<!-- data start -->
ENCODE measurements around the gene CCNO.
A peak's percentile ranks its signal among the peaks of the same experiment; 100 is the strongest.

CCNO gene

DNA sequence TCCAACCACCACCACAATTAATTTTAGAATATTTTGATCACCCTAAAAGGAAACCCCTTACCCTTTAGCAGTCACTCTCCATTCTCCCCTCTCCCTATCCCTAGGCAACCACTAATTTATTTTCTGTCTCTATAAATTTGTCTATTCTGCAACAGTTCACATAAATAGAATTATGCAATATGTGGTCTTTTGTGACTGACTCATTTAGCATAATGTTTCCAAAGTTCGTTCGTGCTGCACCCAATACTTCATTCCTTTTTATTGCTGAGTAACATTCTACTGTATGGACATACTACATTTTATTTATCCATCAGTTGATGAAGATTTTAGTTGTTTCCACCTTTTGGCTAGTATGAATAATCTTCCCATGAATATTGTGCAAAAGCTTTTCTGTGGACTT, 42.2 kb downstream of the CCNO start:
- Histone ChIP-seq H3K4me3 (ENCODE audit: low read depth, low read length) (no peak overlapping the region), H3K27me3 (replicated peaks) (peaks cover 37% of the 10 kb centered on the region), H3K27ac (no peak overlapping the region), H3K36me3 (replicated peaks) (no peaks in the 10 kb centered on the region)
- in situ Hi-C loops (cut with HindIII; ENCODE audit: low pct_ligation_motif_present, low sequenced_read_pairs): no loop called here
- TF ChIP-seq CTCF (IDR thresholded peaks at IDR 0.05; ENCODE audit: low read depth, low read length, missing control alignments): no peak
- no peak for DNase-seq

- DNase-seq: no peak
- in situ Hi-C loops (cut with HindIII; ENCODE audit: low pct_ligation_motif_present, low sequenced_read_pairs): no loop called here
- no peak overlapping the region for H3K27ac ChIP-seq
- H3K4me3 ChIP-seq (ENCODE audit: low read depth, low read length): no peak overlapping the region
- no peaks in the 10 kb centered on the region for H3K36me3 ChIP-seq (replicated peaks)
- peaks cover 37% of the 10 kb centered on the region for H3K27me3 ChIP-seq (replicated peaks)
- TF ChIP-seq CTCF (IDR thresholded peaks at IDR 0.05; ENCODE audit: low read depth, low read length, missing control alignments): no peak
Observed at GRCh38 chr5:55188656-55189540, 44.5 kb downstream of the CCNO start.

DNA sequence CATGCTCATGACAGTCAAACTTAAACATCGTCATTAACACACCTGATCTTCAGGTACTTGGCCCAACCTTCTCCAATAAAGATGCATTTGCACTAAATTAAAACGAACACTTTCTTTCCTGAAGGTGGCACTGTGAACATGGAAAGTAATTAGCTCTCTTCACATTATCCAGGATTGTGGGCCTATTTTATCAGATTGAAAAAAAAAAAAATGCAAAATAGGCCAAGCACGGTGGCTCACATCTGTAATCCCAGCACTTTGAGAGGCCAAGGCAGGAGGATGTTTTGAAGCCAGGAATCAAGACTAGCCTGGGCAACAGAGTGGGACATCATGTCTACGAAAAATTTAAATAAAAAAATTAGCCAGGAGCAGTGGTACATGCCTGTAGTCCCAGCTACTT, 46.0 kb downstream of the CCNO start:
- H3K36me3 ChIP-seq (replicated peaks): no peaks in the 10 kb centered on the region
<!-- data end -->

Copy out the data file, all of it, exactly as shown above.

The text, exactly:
ENCODE measurements around the gene CCNO.
A peak's percentile ranks its signal among the peaks of the same experiment; 100 is the strongest.

CCNO gene

DNA sequence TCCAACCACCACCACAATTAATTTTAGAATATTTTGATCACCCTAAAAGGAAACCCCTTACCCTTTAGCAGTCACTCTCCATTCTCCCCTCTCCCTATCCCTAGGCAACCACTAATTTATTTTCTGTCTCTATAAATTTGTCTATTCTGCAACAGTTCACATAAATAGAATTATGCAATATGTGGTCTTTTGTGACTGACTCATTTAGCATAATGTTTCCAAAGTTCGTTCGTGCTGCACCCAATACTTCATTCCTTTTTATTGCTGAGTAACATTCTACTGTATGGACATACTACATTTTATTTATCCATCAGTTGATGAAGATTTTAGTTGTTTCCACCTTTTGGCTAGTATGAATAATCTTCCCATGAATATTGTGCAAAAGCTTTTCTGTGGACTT, 42.2 kb downstream of the CCNO start:
- Histone ChIP-seq H3K4me3 (ENCODE audit: low read depth, low read length) (no peak overlapping the region), H3K27me3 (replicated peaks) (peaks cover 37% of the 10 kb centered on the region), H3K27ac (no peak overlapping the region), H3K36me3 (replicated peaks) (no peaks in the 10 kb centered on the region)
- in situ Hi-C loops (cut with HindIII; ENCODE audit: low pct_ligation_motif_present, low sequenced_read_pairs): no loop called here
- TF ChIP-seq CTCF (IDR thresholded peaks at IDR 0.05; ENCODE audit: low read depth, low read length, missing control alignments): no peak
- no peak for DNase-seq

- DNase-seq: no peak
- in situ Hi-C loops (cut with HindIII; ENCODE audit: low pct_ligation_motif_present, low sequenced_read_pairs): no loop called here
- no peak overlapping the region for H3K27ac ChIP-seq
- H3K4me3 ChIP-seq (ENCODE audit: low read depth, low read length): no peak overlapping the region
- no peaks in the 10 kb centered on the region for H3K36me3 ChIP-seq (replicated peaks)
- peaks cover 37% of the 10 kb centered on the region for H3K27me3 ChIP-seq (replicated peaks)
- TF ChIP-seq CTCF (IDR thresholded peaks at IDR 0.05; ENCODE audit: low read depth, low read length, missing control alignments): no peak
Observed at GRCh38 chr5:55188656-55189540, 44.5 kb downstream of the CCNO start.

DNA sequence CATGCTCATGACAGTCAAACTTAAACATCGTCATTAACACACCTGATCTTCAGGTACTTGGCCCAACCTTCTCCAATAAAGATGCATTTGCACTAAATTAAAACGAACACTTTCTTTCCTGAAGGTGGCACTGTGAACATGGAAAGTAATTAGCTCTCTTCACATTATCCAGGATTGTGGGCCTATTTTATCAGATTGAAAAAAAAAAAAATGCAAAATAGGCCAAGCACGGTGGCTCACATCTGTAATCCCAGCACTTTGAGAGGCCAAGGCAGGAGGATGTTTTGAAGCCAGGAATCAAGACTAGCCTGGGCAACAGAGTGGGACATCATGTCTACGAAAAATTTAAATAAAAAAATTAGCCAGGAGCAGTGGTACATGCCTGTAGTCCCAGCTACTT, 46.0 kb downstream of the CCNO start:
- H3K36me3 ChIP-seq (replicated peaks): no peaks in the 10 kb centered on the region